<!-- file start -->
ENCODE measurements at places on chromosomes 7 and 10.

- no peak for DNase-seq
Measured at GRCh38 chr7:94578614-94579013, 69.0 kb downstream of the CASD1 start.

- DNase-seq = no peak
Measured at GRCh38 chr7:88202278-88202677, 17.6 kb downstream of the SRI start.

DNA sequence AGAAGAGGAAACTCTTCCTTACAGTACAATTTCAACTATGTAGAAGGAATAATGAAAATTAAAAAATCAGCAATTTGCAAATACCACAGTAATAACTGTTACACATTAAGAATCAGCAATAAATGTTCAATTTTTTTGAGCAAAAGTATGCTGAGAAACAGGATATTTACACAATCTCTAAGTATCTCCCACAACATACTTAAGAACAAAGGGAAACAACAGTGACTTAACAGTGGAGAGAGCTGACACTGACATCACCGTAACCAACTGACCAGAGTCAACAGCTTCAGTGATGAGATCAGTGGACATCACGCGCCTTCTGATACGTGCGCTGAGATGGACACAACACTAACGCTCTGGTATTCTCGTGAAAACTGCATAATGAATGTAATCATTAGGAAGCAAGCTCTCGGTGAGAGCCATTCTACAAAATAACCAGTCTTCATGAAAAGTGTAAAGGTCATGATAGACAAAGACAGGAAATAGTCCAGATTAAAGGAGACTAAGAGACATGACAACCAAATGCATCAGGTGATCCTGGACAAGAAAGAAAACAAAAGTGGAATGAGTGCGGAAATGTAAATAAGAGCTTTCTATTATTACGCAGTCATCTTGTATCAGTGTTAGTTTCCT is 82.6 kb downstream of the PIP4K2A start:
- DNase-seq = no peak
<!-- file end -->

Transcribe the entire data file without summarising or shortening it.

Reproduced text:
ENCODE measurements at places on chromosomes 7 and 10.

- no peak for DNase-seq
Measured at GRCh38 chr7:94578614-94579013, 69.0 kb downstream of the CASD1 start.

- DNase-seq = no peak
Measured at GRCh38 chr7:88202278-88202677, 17.6 kb downstream of the SRI start.

DNA sequence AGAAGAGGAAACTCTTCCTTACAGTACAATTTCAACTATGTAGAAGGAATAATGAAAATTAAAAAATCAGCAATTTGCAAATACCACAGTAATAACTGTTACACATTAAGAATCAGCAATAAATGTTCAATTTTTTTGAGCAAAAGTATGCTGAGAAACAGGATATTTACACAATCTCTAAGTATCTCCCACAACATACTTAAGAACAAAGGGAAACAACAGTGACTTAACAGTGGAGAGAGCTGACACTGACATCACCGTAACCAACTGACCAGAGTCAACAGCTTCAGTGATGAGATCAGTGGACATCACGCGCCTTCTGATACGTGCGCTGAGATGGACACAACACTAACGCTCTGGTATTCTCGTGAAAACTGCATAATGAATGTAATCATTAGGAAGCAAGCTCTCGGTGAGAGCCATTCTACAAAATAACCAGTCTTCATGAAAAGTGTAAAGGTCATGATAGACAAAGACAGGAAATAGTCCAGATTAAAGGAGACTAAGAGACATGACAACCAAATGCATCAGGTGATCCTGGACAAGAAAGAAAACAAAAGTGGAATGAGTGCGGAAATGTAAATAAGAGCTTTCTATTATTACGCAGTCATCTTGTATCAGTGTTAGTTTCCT is 82.6 kb downstream of the PIP4K2A start:
- DNase-seq = no peak